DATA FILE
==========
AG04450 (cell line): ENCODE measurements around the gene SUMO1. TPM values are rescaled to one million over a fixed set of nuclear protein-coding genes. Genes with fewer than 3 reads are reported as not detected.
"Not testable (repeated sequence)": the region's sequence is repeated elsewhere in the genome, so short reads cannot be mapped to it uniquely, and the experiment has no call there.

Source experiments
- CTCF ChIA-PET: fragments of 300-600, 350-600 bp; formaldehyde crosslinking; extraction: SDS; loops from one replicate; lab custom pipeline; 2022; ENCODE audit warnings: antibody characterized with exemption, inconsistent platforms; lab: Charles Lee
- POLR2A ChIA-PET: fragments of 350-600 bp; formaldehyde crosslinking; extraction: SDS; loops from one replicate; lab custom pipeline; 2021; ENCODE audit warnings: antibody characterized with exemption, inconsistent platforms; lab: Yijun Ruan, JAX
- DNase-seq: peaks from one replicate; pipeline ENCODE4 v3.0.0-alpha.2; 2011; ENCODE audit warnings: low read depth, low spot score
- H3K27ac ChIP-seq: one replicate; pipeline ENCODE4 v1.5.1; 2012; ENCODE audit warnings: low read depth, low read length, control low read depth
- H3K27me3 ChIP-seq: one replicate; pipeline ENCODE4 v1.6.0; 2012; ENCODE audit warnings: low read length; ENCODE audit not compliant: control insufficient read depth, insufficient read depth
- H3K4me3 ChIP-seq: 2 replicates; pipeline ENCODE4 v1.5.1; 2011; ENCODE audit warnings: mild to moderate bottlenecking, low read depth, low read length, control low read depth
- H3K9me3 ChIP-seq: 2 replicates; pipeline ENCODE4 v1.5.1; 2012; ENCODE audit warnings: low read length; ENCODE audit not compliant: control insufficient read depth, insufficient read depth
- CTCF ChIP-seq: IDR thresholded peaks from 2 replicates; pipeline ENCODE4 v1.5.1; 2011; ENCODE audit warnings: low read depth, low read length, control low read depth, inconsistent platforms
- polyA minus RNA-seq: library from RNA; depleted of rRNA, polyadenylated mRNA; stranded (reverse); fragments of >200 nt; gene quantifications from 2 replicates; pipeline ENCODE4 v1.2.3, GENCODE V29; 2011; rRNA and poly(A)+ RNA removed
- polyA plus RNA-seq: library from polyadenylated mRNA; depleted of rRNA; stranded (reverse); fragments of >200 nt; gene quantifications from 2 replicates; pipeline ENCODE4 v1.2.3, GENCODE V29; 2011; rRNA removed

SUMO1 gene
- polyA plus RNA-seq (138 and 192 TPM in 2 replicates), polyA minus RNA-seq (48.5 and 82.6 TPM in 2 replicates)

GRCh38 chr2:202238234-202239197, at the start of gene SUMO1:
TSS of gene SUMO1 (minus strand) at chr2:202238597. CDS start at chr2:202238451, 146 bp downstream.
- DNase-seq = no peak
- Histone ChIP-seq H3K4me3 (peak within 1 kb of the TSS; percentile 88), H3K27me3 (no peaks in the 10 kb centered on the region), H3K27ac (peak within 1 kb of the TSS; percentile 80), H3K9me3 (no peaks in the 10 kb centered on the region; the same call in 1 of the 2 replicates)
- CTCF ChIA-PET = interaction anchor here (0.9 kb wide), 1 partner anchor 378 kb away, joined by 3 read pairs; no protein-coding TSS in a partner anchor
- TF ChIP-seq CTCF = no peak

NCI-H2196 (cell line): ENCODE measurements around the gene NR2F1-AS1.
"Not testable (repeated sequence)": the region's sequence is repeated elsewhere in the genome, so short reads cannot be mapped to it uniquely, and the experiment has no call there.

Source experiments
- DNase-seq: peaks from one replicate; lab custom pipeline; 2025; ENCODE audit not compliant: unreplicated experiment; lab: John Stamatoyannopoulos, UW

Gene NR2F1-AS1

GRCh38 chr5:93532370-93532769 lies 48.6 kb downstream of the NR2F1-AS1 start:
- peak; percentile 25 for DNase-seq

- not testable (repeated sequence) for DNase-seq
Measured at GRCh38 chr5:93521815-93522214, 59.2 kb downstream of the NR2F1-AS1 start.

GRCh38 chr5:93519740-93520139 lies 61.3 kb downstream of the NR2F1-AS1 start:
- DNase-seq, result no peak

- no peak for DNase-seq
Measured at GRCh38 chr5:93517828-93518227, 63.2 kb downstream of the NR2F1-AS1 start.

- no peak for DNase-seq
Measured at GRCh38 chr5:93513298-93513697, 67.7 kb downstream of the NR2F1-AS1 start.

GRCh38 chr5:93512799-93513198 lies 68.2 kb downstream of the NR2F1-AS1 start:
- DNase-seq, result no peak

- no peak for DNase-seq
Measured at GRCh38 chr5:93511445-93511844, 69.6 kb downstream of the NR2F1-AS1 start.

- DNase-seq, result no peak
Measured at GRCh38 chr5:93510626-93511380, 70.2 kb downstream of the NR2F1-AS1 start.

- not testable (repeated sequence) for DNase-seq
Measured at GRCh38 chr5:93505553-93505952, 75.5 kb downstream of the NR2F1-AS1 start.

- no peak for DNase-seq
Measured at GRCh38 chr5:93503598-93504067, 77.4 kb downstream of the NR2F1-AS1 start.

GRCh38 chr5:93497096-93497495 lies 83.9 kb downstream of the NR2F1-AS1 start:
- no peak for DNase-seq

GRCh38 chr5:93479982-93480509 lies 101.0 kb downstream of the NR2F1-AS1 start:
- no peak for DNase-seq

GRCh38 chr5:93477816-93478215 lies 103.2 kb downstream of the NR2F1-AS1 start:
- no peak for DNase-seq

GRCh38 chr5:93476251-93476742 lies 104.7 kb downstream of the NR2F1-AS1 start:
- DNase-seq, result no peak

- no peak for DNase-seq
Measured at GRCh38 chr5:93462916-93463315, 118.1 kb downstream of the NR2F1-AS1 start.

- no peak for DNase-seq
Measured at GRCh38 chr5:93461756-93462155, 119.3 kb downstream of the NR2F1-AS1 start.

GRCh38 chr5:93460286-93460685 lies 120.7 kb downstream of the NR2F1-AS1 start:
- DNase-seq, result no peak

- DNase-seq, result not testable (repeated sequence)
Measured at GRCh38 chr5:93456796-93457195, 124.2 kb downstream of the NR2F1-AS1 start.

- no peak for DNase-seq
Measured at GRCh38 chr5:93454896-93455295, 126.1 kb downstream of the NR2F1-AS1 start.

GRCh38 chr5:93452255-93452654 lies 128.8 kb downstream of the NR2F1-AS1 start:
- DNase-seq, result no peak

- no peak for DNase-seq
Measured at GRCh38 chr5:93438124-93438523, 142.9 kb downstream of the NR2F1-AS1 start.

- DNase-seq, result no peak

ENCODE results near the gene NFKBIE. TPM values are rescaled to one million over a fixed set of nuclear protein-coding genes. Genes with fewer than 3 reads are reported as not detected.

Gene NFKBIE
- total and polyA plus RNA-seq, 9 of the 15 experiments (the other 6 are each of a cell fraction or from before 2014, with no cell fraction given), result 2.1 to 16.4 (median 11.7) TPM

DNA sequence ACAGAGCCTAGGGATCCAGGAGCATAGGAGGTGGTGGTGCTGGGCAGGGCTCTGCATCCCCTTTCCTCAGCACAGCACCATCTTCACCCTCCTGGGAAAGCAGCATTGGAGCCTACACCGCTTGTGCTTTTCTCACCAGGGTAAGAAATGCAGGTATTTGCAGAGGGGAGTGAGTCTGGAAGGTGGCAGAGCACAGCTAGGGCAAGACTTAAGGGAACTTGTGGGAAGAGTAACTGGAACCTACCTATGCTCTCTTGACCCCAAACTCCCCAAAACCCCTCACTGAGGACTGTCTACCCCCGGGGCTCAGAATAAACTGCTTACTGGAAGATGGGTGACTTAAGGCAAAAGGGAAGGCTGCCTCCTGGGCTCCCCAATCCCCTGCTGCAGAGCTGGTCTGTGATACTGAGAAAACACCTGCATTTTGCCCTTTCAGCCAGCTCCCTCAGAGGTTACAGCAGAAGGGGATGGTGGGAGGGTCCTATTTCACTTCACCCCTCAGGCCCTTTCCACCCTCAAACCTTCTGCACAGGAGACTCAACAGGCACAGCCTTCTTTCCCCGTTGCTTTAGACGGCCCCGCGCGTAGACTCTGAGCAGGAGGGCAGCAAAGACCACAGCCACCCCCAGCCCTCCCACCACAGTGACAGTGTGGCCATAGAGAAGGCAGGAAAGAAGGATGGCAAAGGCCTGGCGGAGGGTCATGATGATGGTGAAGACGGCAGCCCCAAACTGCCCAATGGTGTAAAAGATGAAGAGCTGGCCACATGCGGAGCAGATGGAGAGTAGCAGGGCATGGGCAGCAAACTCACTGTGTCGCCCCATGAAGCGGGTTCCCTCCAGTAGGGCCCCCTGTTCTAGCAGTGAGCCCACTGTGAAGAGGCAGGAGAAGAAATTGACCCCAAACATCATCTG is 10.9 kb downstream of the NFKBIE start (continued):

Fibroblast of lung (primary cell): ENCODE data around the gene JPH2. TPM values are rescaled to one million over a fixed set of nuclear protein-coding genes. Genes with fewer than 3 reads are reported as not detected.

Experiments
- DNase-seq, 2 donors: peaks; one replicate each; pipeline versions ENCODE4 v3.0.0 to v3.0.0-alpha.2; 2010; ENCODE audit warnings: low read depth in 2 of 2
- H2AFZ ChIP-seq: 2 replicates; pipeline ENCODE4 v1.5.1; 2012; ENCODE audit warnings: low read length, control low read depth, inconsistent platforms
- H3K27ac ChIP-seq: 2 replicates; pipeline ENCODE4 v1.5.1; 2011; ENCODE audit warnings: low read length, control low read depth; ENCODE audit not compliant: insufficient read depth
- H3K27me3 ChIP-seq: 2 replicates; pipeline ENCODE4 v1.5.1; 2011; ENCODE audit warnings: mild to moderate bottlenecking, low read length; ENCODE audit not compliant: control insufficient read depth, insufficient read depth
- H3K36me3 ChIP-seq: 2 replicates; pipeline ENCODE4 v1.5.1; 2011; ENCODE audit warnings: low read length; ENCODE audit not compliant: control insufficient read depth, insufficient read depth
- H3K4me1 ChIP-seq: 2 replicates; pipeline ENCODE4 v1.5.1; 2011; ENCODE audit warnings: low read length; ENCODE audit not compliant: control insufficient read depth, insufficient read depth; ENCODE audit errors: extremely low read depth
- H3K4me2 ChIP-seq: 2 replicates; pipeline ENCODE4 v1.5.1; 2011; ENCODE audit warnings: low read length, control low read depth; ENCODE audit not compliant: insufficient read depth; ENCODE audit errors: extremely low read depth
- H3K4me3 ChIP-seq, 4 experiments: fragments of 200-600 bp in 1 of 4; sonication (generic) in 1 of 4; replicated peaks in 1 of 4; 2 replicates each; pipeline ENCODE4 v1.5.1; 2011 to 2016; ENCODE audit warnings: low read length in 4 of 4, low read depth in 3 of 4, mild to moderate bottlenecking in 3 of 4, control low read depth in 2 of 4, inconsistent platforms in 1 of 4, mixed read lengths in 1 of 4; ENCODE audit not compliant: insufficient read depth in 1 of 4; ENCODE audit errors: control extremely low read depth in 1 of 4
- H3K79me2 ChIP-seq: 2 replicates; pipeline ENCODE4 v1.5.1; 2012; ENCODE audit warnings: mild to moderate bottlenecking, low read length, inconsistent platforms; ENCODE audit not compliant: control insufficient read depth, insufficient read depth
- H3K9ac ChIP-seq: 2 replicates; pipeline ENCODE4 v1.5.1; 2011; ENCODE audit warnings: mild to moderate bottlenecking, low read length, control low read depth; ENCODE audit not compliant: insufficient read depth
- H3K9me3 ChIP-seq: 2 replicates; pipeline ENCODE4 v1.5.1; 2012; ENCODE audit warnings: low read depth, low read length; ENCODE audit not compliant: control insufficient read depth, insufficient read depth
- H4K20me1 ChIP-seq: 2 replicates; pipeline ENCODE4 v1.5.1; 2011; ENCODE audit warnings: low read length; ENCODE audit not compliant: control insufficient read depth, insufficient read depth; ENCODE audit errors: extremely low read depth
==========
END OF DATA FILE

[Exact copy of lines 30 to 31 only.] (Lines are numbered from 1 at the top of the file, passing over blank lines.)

Measured at GRCh38 chr5:93521815-93522214, 59.2 kb downstream of the NR2F1-AS1 start.

GRCh38 chr5:93519740-93520139 lies 61.3 kb downstream of the NR2F1-AS1 start: